This may be a long post but I hope you read the whole thing and understand the message
So, it was getting toward the end of the yard sale. I had moved the chair for the umpteenth time to stay in the shade, I had flooded myself with coffee to counter the effects of just 3 hours sleep and was making a mental list of what groceries I could buy with the Whole Ten Dollars I had earned from the sale. I started pondering life in general and not really whining about it but, probably because of sleep deprevation, focusing too much on the things that aren't working in my life, and getting bummed because I wasn't seeing many results yet from my efforts. My finances are almost non-existent as I work toward becoming a full time freelance artist/crafter. Things are quite a struggle and sometimes it all gets overwhelming.
So, as I was getting pouty and attempting to stay awake, an old station wagon pulled halfway in to the driveway - which was disconcerting since the tables were all set up IN the driveway. The door opened and an older woman stepped out, leaned in the car to bring out ..... her crutch :)
As she slowly made her way up the driveway, limping as she came, I felt bad that I had a twinge of being annoyed that she had pulled up so far in the driveway! We exchanged pleasantries then she APOLOGIZED for pulling in the driveway and explained that she had hurt her GOOD foot and was trying to walk as little as possible.
In a quiet sweet voice, she began to tell me about herself. She lives in White Cloud but comes down to Grand Rapids on a regular basis to bring her daughter to a facility close to where I live to have dialysis. She continued her story, telling me that her daughter, who is one year younger than me, has been on dialysis for 37 years! I told her I didn't think people lived that long on dialysis! She said she didn't think so either :)
Her daughter became sick when she was 7 years old. At some point, her father gave her one of his kidneys but there was a complication and her body rejected it a week later. I'm not sure of the details but for some reason, when there is a rejection, medicaid doesn't pay for all of the bills for a while so they are dealing with attempting to pay those back.
She told me that she likes to go to yard sales while her daugther is in dialysis so she can find vases. Her daughter likes to make flower arrangements using the fresh flowers that grow on their property and then give them away. She picked out 4 vases and I told her that because of the circumstances, she could just have the vases. She adamantly insisted on paying because that was the right thing to do.
As we were talking, she spied a picture leaning against a chair, up by the garage. It had a poem/blessing on it with a border of flowers. She asked if I was going to sell it. I told her I was planning on it but when I pulled it out of the box it was in, I had noticed it was dirty and faded so I set it aside, thinking I may clean it up later. Then, I offered it to her and she said she would be willing to pay for it. This time I refused telling her I would love to just give it to her and offered to carry it to her car for her. She thanked me and, after wrapping up the vases and accepting her money, we started walking to the car. I also found out they had given a man in town a ride to the clinic because he didn't have a ride to get their own dialysis!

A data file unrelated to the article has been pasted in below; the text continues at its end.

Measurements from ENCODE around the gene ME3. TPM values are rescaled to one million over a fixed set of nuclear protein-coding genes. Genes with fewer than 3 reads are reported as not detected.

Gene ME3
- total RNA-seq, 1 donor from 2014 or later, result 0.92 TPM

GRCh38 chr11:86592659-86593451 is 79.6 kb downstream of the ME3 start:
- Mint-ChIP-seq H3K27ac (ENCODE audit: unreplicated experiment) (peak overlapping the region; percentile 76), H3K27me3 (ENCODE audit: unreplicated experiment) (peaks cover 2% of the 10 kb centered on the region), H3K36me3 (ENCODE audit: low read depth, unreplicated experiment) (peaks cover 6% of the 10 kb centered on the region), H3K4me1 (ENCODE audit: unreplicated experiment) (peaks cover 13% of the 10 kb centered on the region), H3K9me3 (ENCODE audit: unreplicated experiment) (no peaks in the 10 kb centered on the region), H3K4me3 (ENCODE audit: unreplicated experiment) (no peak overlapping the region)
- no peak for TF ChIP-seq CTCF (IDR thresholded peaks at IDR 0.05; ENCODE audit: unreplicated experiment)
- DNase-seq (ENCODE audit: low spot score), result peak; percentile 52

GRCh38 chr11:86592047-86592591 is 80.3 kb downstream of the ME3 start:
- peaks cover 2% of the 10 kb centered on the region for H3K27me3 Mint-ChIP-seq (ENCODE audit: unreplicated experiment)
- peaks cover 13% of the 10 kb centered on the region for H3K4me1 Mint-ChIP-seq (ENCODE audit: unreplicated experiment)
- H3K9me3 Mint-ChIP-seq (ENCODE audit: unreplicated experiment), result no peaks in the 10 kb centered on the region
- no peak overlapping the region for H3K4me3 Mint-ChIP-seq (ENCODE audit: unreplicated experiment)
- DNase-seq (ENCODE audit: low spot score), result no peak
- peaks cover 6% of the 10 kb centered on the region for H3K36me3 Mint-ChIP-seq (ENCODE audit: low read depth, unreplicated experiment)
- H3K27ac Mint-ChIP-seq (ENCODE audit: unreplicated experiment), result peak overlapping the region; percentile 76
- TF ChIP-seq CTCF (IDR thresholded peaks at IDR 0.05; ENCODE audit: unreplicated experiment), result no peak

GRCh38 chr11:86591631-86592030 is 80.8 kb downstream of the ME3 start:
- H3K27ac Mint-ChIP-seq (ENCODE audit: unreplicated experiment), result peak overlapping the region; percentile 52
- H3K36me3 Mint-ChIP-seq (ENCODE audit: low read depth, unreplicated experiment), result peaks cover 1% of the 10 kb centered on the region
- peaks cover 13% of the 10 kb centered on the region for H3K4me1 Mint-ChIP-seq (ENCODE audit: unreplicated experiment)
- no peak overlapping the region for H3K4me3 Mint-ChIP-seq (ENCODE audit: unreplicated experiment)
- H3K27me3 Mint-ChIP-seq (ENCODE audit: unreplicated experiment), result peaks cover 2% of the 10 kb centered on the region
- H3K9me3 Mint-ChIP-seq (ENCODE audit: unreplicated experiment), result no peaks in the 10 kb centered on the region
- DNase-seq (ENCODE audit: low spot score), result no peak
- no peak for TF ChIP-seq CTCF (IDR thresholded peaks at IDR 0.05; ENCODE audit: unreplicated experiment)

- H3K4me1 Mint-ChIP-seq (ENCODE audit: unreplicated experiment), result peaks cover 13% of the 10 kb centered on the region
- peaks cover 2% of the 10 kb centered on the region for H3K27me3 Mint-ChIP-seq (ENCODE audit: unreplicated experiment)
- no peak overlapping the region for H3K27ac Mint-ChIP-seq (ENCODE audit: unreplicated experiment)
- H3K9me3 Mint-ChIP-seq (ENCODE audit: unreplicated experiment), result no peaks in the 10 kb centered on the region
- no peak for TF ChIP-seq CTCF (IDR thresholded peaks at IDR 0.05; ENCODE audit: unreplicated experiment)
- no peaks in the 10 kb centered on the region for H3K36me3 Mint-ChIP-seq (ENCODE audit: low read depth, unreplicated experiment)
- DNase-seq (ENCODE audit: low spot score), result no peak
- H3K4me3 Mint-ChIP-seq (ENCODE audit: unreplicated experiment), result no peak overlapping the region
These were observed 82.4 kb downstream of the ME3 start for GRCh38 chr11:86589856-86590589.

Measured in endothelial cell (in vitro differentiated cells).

She opened the back of the station wagon and set her vases inside. I handed her the picture I had given her and she said - I have something for you. She reached into a large pot and pulled out the most gorgeous lilacs I'd ever seen. Without thinking, I said - why are you giving these to me?? She said - whenever I come down to Grand Rapids, I always bring flowers from my yard so I can pass them on to people we meet. I told her I love lilacs and it was wonderful that she would give me some! She said - that's why I have them!
I, of course, thanked her as she got back in the car. She told me she was now 70 and, although the cataracts in her eyes made it so she couldn't drive at night, she was still able to drive during the day. As we spoke, she started looking at something leaning against one of the tables in my sale then pointed and asked - are those angels?? I looked at what she was pointing at and told her no - they were actually gingerbread men and Christmas trees, shaped into a wreath. She said - Oh, OK, sometimes the cataracts can make the edges of things look a little blurry. They sure look like angels.
So, let me get this straight - this 70 year old woman has been driving from White Cloud to Grand Rapids for the last 37 years to bring her daughter here for kidney dialysis which is keeping her alive. They have medical bills that I don't think I could even imagine because of a rejected kidney - and a spleen that had to be removed because it was complicating the whole system (I didn't mention that earlier). She has an injury to her GOOD foot that makes her walk very slowly and she has to use a crutch.
Before she gets in the car, she slowly walks to the garden and cuts flowers from her yard so she can pass them out to the people she meets that day, not even knowing who those people will be.
The ailment in her eyes that she doesn't have the money to get corrected causes her to see angels.
As she drove away, I stood there for a few minutes, absorbing and reflecting on what had just happened and what I had learned.
So, yea, things can be bad and the immediate future may look bleak but I (shall I venture to say WE?) need to make sure (in our own special way - which may look different than flowers) we're always carrying lilacs in our trunk so we can give away something to the people we meet - - and we keep looking for angels